An American Reader In Israel Says America Used To Have No Problem With Honoring The Confederacy
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Re: James Fulford's article Memorial Day: Remember America's Dead—Including BOTH Sides In Civil War

From: Norm [Email him]

One of the earliest campaign medals the US ever issued was the Civil War Medal. Originally the ribbon was to be red, white and blue (the colors of both sides)  but it was changed to blue and gray for obvious reasons. (There actually is a pattern to using the colors of "the enemy" on campaign ribbons, although here both sides were American.)

Interestingly, veterans of both sides were entitled to the medal. The designs of the medals themselves were also chosen to be as neutral as possible: The Army version shows Lincoln with the words "WITH MALICE TOWARD NONE WITH CHARITY FOR ALL," and the Navy version, even more neutral, shows the Monitor fighting the Merrimac.

The Pentagon's Office of Military Heraldry put it this way:

The Civil War Campaign Badge was designed by Mr. F. D. Millett, a prominent American Artist, and the Chief of Staff, U.S. Army, approved the design and authorized the manufacture of the badge in 1906. The initial contract with a commercial firm was canceled and the design turned over to the U.S. Mint in Philadelphia for manufacture. The initial ribbon design was two bands of red, white, and blue with the red on the outside and the blue bands separated by a thin white stripe in the center. The head of Lincoln was selected because it was the only thing that could be used on the medal without offense to the sentiment then happily prevailing over the whole country in regard to the Civil War. The portrait of Lincoln must be acceptable to everybody, particularly when accompanied by the noble phrase from his second inaugural address which so tersely and accurately expresses his attitude during the war. The ribbon was changed in 1913 to half blue (on the left) and half gray.

Union veterans wore the ribbon with the blue on the right, and Confederate veterans with the gray on the right.

A fellow member of a flag group I belonged to once told the story about how his father, who owned a military supply store in the Hampton Roads area, arranged to have medals awarded to the last Confederate veterans at their last reunion, sometime in the 1940's I think. They had never known they were even entitled to the medals, and had tears in their eyes when they were pinned on.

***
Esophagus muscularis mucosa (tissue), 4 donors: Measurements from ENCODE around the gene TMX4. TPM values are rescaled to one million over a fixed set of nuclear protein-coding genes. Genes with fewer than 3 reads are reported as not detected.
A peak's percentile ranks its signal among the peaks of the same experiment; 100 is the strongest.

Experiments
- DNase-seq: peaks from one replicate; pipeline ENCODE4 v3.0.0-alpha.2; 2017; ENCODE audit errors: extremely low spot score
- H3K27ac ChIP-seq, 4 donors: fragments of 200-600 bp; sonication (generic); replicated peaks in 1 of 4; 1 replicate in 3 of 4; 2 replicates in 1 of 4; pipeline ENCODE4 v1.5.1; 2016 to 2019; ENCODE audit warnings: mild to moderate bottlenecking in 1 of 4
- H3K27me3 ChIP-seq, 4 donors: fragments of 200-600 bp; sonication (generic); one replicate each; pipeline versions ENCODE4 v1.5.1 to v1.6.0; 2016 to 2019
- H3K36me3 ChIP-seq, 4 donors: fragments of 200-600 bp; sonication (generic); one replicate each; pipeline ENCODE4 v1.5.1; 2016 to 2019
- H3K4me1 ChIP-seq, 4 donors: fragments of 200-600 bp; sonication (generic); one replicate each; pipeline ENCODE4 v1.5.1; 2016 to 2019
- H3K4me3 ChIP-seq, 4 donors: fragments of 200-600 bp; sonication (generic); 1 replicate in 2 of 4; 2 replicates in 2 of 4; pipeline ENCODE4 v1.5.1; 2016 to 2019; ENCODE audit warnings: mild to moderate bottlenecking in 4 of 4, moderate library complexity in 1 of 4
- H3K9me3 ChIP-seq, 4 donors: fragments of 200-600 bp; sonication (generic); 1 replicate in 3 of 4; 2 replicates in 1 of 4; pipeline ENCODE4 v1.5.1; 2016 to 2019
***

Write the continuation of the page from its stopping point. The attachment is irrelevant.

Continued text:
There are no veterans left, of course, but the practice remains: Campaign streamers on the US Army flag are the colors of the campaign medal (if there is one). The Civil War streamers, of course, are blue and gray. Generally, the blue is on top, but if the unit flying the flag fought for the Confederate side—and there are still units within the US military which did, mostly National Guard units—then they fly the streamer with the grey on top. In addition, the name of the battle on the streamer is changed if the South had a different name for it—Manassas instead of Bull Run and so on.

Once again, from the Army's Military Heraldry office:

Don't tell these fanatics this, or they'll destroy that too.

(I suppose this is of a piece with the fake outrage of last week, when it was discovered that German POWs are buried in US military cemeteries with German insignia. Noooo!)

See earlier letters from the same reader.

James Fulford writes: I've been looking up online, and I have difficulty being sure that the Civil War Medal was meant to be awarded to people who served in the armies of the late Confederacy. Some sources say it was, some say it wasn't. However, it remains clear that in the years after the Civil War, white Americans reconciled with each other. 

President Truman met with the 99-year-old head of the United Confederate Veterans in the White House in June, 1945.

The US government issued the stamp at right in 1951 in honor of the last reunion of actual Confederate veterans. FDR praised Robert E. Lee, and President Eisenhower kept Lee's portrait in the White House.

The hate is being promoted by people who don't have America's best interests at heart.

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